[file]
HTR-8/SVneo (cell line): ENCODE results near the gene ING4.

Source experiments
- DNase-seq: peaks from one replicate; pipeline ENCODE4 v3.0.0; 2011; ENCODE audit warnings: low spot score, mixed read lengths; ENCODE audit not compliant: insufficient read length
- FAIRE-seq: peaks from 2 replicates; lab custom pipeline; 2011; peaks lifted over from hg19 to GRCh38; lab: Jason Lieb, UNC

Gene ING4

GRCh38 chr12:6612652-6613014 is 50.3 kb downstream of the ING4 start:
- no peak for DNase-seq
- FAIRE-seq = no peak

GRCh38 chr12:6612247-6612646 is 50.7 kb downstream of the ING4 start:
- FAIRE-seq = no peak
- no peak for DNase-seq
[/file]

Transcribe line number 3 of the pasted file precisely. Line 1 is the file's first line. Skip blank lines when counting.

- DNase-seq: peaks from one replicate; pipeline ENCODE4 v3.0.0; 2011; ENCODE audit warnings: low spot score, mixed read lengths; ENCODE audit not compliant: insufficient read length